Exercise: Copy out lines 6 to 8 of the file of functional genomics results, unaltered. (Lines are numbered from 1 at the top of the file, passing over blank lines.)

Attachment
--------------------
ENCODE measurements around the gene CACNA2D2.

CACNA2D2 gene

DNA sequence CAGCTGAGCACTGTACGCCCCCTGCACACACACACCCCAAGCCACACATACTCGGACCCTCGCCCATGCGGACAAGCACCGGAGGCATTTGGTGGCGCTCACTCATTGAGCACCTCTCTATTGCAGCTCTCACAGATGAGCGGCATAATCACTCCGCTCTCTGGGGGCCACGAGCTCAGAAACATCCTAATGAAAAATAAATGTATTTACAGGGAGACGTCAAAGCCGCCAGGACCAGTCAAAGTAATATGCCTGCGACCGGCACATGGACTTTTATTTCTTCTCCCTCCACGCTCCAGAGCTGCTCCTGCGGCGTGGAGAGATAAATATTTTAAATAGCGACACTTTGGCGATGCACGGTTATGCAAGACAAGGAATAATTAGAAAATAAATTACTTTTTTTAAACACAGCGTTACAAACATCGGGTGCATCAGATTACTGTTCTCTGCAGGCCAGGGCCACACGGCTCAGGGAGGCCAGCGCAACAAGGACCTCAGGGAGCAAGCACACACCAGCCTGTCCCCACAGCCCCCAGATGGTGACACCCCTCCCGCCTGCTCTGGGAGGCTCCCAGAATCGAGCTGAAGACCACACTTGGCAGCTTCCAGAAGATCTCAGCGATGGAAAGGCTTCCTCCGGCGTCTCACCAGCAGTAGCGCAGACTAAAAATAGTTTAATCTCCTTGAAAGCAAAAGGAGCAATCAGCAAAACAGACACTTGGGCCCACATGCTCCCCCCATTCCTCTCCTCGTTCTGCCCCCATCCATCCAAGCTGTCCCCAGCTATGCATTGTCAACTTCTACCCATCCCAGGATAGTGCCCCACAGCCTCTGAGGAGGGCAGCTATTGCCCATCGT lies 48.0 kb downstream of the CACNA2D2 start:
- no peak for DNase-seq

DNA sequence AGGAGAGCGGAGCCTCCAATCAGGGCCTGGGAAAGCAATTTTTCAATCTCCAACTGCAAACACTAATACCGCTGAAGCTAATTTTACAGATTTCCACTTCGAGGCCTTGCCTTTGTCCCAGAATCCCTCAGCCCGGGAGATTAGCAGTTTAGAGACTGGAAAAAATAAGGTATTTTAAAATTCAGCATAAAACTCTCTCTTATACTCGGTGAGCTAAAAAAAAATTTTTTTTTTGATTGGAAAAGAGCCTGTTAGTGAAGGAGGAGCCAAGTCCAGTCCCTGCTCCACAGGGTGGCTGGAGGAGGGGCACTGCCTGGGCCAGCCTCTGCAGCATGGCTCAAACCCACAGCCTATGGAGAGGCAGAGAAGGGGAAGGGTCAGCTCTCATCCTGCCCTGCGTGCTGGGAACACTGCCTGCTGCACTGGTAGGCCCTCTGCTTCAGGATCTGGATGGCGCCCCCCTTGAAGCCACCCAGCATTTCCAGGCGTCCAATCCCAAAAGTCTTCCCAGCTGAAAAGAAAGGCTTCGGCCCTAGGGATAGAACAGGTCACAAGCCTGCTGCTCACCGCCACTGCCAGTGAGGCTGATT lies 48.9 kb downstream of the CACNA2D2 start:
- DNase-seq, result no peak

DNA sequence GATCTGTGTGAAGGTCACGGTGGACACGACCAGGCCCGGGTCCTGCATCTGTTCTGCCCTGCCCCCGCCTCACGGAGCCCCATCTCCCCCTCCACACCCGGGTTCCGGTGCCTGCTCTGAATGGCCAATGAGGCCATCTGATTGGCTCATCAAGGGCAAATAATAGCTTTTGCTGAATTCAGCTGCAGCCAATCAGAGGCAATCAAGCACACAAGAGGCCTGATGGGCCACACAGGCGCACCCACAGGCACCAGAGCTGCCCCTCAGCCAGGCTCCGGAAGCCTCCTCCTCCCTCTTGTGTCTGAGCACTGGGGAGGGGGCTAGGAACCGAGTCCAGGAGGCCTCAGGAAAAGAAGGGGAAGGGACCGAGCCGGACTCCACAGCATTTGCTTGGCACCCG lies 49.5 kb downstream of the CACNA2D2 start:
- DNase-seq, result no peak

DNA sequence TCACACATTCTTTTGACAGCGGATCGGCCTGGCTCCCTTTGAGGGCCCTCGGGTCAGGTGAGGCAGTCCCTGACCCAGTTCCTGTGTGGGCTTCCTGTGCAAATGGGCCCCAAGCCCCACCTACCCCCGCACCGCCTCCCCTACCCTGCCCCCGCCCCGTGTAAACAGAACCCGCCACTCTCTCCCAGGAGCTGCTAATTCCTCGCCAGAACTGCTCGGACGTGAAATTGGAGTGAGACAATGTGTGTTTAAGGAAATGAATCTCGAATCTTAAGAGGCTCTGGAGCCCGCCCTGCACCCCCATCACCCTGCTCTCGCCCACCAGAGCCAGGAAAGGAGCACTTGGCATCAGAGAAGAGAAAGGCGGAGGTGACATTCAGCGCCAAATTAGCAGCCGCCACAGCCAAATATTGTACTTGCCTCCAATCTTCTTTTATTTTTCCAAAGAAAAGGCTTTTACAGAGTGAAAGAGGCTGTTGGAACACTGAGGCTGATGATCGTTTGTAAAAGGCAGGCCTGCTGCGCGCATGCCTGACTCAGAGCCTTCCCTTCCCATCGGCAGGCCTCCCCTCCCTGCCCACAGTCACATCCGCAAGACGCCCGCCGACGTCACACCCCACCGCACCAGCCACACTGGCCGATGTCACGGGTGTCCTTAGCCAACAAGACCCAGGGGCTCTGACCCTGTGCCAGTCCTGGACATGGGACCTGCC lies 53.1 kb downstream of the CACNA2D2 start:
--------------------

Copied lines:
- DNase-seq, result no peak

DNA sequence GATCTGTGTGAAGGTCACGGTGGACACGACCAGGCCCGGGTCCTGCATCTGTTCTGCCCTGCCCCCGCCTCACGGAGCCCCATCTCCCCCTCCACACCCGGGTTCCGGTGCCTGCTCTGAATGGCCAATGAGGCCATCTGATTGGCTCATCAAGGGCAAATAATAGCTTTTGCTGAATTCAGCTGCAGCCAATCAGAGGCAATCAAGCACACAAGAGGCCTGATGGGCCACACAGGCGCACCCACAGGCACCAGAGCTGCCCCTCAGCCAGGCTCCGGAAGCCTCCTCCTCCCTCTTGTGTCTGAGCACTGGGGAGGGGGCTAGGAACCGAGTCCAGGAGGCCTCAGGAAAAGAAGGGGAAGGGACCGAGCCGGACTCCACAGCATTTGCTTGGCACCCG lies 49.5 kb downstream of the CACNA2D2 start:
- DNase-seq, result no peak